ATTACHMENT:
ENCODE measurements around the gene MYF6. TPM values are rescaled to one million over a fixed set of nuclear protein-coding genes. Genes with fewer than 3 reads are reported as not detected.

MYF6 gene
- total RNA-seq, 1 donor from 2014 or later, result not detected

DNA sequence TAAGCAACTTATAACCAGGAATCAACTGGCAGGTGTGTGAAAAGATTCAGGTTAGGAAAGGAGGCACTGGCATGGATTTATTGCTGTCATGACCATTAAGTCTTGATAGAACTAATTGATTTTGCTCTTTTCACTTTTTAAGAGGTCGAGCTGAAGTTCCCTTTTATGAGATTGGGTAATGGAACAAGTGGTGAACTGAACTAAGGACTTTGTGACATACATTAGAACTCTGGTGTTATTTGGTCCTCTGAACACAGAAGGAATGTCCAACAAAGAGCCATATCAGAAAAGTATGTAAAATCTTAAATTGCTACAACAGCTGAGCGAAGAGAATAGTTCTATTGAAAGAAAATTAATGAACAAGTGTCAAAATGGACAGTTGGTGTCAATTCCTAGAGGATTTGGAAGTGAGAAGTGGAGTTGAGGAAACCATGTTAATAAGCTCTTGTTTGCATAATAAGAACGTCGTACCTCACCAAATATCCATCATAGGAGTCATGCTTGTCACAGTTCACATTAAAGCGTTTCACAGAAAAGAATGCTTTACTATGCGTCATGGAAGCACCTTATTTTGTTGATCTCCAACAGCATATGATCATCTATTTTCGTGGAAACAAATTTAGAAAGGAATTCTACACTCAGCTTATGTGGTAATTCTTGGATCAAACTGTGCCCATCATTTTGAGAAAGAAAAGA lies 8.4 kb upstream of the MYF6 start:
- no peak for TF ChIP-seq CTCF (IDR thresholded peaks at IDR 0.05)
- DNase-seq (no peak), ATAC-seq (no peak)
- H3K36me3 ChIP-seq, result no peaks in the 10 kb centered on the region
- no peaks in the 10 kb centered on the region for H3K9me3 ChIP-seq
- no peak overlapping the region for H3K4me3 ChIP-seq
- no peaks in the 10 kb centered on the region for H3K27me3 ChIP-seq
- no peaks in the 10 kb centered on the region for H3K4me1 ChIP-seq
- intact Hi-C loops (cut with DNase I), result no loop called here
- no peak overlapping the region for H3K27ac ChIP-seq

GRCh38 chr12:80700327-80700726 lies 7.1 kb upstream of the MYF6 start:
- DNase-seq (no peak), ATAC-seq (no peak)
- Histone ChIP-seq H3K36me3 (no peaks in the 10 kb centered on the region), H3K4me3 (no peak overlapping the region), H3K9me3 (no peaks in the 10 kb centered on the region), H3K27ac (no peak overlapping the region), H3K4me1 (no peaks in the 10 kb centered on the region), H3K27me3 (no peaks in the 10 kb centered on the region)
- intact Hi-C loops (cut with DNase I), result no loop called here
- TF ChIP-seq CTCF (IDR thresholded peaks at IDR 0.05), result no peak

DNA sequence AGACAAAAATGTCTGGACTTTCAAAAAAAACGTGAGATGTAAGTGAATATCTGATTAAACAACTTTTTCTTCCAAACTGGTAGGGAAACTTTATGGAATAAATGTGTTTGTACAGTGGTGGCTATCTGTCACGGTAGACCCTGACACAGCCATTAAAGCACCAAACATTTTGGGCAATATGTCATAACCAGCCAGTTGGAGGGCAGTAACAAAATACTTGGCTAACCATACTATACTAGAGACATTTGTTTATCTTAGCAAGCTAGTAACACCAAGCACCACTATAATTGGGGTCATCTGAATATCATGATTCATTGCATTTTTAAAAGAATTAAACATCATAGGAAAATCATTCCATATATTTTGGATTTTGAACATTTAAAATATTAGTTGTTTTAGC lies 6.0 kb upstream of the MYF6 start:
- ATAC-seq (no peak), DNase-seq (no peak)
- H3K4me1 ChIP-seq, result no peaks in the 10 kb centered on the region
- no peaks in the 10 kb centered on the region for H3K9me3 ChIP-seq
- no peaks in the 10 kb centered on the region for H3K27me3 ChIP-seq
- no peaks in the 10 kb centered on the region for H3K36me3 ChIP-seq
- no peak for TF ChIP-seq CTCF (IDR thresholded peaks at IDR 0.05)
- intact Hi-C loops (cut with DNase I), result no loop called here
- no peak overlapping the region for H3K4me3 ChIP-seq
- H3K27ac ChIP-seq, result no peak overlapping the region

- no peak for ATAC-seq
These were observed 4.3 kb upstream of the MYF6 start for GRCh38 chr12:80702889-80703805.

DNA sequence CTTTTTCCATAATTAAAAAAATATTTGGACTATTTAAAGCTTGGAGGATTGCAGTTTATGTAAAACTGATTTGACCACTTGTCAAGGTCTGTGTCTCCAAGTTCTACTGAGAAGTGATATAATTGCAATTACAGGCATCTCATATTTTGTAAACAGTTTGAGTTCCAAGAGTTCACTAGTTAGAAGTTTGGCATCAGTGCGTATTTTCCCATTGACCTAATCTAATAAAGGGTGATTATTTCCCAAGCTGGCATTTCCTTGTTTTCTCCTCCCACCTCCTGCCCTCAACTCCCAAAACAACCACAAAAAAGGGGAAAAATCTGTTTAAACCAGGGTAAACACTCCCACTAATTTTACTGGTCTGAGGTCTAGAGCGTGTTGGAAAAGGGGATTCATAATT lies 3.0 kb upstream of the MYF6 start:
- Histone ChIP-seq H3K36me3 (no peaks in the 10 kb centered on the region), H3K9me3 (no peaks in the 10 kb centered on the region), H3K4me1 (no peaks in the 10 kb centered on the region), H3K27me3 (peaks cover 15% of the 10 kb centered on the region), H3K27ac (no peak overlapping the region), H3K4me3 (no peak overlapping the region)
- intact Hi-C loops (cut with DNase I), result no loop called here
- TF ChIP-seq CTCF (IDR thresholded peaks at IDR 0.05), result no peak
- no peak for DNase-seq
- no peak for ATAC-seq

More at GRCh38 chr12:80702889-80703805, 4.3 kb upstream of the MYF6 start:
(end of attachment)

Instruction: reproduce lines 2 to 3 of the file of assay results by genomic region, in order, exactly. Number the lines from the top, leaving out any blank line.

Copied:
MYF6 gene
- total RNA-seq, 1 donor from 2014 or later, result not detected